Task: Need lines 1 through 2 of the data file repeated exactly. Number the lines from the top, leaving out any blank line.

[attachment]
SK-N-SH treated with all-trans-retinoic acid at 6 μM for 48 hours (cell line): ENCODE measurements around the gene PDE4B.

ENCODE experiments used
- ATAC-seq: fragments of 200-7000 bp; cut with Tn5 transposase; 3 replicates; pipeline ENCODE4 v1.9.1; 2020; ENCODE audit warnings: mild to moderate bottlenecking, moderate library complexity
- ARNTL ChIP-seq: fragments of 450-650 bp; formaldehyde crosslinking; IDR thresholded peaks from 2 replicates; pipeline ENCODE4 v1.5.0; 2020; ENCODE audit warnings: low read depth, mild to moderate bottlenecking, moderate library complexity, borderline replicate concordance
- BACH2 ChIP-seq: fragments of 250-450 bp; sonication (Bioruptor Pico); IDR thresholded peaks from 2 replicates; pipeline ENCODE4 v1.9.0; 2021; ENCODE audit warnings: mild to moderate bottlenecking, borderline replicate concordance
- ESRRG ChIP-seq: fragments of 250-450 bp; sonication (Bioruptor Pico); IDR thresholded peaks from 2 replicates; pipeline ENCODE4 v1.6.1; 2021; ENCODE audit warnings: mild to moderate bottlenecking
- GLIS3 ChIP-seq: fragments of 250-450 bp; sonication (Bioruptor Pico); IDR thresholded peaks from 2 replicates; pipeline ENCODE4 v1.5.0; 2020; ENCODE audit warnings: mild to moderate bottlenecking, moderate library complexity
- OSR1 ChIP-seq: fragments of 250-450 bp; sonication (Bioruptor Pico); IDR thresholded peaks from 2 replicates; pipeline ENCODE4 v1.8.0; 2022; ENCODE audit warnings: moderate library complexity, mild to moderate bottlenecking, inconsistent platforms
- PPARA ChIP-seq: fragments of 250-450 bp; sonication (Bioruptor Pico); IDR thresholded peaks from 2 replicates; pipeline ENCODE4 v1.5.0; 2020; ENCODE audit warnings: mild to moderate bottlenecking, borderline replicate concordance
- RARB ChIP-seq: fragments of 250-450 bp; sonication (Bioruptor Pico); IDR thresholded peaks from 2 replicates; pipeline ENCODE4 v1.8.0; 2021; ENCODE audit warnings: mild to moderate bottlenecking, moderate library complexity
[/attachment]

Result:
SK-N-SH treated with all-trans-retinoic acid at 6 μM for 48 hours (cell line): ENCODE measurements around the gene PDE4B.

ENCODE experiments used